ft304 “Ceste benediction a este comme du suere,” etc.; this blessing was like sugar, etc. — Fr.
ft305Lat., “Went from Sinai.”
ft306A. V.,” Ten thousands of saints. Ainsworth: “Heb., of sanctity;meaning, spirits of sanctity; which Jonathan in his Thargum expoundeth holy angels: — so we by grace in Christ are come to ten thousands of angels. <581222>Hebrews 12:22.”
ft307 “Comme il vouloit presider, et estre honore de son peuple;” how He would preside, and be honored by this people. — Fr.
ft308Lat., “the peoples.”
ft309A. V., “yea.”
ft310 In the Fr. this expression is thus explained, — “ou les grains de ble sont cachez sous la paille;”where the grains of wheat are hidden beneath the straw.
ft311A. V., “and let not his men be few.
ft312 And this also of Judah.
ft313A.V., “Mine honour.” See C. on Genesis 49., C. Soc. Edit., vol. 2. p. 447.
ft314C.’s criticism will be better understood here by giving his version in English:
Ver. 8., “But to Levi he said, Thy perfections and splendours were to Thy merciful man, whom Thou didst try in Massah, and madest him to contend at the waters of Meribah.”
ft315A. V., “Holyone.” It cannot be reasonably said that this word is not used for holy, as well as for merciful. — W.
ft316 Margin, A. V., “Heb. at thy nose.”
ft317A. V., “poor.” C.’s memory seems here to have failed him, and to have imported the word “priests” from the following verse.
ft318 Addition in Fr.,”voire en sorte qu’ils demeurerent couchez tous plats;”that is to say, in such sort as they should remain altogether east down.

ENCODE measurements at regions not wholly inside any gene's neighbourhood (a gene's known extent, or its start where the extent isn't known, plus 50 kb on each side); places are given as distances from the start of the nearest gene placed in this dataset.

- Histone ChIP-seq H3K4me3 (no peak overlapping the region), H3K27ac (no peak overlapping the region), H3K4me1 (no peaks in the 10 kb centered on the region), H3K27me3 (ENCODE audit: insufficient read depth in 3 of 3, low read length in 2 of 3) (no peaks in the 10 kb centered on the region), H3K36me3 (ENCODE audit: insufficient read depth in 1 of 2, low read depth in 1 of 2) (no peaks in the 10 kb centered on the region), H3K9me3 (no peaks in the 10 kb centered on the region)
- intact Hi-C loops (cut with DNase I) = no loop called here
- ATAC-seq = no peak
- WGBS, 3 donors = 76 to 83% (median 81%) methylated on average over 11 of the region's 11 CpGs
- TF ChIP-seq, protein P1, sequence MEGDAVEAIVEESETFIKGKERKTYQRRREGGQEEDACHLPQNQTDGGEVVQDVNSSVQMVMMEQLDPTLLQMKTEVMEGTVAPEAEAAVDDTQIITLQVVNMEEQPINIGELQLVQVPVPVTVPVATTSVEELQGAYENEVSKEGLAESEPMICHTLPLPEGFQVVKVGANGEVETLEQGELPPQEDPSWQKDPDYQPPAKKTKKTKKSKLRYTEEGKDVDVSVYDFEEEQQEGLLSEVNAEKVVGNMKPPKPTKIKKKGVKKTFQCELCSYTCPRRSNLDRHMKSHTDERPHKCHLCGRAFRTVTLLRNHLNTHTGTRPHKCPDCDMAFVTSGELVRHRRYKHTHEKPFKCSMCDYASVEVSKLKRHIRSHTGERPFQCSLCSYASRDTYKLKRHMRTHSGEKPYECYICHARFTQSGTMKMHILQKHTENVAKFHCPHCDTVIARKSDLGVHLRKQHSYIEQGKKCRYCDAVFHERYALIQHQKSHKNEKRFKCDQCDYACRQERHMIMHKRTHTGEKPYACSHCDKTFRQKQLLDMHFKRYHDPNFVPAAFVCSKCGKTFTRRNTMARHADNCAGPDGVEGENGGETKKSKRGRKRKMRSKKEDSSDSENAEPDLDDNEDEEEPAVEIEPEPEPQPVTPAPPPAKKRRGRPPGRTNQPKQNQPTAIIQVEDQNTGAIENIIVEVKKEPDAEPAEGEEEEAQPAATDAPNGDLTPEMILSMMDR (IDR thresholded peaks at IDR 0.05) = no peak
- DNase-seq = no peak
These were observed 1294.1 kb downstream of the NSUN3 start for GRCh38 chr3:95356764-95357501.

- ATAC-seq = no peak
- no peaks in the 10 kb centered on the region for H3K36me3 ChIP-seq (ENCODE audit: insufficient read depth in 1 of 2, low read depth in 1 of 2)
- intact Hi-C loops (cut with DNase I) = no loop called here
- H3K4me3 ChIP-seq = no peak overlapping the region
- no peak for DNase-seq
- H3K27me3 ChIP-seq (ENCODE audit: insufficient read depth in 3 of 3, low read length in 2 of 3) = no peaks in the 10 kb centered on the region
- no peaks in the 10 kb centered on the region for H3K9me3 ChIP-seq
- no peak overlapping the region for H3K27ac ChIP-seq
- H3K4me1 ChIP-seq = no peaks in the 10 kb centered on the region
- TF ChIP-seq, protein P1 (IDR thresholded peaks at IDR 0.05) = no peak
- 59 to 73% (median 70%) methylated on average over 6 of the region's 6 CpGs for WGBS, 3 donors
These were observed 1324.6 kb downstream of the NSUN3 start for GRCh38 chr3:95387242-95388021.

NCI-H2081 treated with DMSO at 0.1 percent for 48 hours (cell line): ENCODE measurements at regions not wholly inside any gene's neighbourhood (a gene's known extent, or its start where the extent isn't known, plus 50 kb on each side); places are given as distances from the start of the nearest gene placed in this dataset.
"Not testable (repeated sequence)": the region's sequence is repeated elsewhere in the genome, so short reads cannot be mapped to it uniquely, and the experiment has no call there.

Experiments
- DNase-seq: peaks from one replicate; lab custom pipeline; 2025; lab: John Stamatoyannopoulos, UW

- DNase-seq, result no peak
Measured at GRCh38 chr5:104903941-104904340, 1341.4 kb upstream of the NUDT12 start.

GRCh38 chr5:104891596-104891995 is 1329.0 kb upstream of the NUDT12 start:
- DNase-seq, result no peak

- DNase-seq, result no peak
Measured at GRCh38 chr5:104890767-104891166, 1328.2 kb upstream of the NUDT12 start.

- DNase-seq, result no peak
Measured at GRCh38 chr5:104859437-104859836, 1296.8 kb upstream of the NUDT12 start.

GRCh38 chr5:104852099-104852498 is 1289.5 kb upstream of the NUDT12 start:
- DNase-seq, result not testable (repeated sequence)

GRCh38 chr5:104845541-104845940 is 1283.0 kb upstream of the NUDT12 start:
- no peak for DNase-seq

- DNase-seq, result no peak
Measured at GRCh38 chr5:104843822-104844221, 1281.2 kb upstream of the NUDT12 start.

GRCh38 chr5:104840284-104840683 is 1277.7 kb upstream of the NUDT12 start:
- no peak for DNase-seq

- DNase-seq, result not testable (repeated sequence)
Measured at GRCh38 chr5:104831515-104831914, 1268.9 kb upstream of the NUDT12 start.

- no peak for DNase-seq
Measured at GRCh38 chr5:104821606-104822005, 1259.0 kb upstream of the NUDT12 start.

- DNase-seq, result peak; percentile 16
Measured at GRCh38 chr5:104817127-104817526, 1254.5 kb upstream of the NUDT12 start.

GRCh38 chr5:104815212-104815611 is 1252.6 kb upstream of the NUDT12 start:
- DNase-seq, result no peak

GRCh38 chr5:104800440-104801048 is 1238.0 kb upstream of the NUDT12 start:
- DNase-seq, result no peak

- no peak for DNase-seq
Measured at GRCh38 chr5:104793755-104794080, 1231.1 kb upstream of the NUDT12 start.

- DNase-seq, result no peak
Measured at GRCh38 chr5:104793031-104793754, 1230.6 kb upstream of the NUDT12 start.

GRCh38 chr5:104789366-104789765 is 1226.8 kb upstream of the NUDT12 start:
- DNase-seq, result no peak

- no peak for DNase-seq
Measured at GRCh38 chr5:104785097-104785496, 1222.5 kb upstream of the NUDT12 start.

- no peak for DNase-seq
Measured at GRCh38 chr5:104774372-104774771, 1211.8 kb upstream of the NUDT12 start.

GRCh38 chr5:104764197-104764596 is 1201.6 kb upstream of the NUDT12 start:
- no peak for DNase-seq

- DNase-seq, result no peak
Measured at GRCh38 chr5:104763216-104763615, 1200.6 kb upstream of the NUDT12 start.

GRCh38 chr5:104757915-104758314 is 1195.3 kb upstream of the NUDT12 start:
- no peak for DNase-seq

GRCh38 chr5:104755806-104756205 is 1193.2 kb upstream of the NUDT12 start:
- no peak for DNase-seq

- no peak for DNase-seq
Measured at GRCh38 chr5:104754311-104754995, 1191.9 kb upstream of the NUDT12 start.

ft319A. V., “by God.”
ft320 It is, nevertheless, the exposition of the great majority of commentators, who suppose that by shoulders are figuratively meant mountains, or coasts.
ft321A. V., “Separated from his brethren.” See on Genesis 49:26, C. Soc. Edit., vol. 2. p. 470.
ft322Lat., “Andhe saw the beginning (principium) for himself,” etc. Heb. Tyçar aryw.
ft323A. V., “seated;” marg., “Heb. ceiled.” See next note.
ft324 ˆwps. Part. pahul, ˆps, to bide. S. M., (“Pro legislatore) abscondendo.” C. learnt from the notes of S. M. that Rabbi Salomon expounds this clause, “Hesaw that in that land the legislator, Moses, would be buried,” and that Aben-Ezra had interpreted qqwhs, great, and ˆwps, a house with a dome-like roof, and had then paraphrased the clause, as meaning, “there is the place suitable for the great and noble, who dwell in palaces.” — W.
ft325 abd, a word whose root does not occur in Hebrew. The LXX., and the Chaldee paraphrast, and the Syriac, are unanimous in rendering it strength; but the V. has old age, and those critics, who maintain this to be its meaning, are driven to suppose that it is formed irregularly from bad — W.
ft326 This sentence is omitted in the Latin edition of 1563 though given in substance in the French of 1564.
ft327 It will be seen that C. translates the verbs here in the past tense; A. V. in the future: “he shall thrust out, etc.”
ft328Lat., “Israel hath dwelt,” etc.
ft329 ˆy[. A spring, or an eye (from its weeping.) The V. with S.M. have taken it to mean an eye here. Luther, Diodati, and A.V. a fountain. C. saw in the notes of S.M. that Kimchi and the Chaldee paraphrast had taken the word literally to be the eye, and, by metaphor, the vision of Jacob. — W.
ft330 See on Leviticus 21:1, vol. 2 p. 228.581222>042711>053401>